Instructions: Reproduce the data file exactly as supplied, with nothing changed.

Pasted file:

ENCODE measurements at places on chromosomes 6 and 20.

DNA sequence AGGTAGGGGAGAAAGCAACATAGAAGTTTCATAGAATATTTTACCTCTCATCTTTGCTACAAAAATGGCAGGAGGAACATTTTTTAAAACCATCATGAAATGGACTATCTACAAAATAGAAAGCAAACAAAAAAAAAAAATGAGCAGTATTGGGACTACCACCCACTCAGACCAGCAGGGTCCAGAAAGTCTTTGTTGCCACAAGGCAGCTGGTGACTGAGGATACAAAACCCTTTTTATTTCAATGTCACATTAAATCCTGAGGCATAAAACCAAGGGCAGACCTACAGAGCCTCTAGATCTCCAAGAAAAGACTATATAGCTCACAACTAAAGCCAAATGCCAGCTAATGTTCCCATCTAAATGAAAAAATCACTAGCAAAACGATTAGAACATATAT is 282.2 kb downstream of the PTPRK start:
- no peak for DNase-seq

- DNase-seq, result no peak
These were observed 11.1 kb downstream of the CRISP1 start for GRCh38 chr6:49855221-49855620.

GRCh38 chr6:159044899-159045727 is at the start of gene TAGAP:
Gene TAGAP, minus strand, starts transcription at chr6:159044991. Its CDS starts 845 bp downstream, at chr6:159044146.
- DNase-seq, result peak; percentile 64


ENCODE measurements at places on chromosomes 6 and 20.

DNA sequence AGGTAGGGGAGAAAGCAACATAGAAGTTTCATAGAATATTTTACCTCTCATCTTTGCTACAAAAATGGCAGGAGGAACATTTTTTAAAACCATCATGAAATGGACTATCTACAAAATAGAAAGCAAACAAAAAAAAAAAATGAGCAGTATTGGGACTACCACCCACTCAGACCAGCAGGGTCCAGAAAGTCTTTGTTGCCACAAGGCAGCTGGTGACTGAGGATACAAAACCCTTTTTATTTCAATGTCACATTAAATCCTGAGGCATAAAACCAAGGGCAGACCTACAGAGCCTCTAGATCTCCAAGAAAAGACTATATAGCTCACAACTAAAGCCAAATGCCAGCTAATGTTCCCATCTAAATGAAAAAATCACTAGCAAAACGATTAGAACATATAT is 282.2 kb downstream of the PTPRK start:
- no peak for DNase-seq

- DNase-seq, result no peak
These were observed 11.1 kb downstream of the CRISP1 start for GRCh38 chr6:49855221-49855620.

GRCh38 chr6:159044899-159045727 is at the start of gene TAGAP:
Gene TAGAP, minus strand, starts transcription at chr6:159044991. Its CDS starts 845 bp downstream, at chr6:159044146.
- DNase-seq, result peak; percentile 64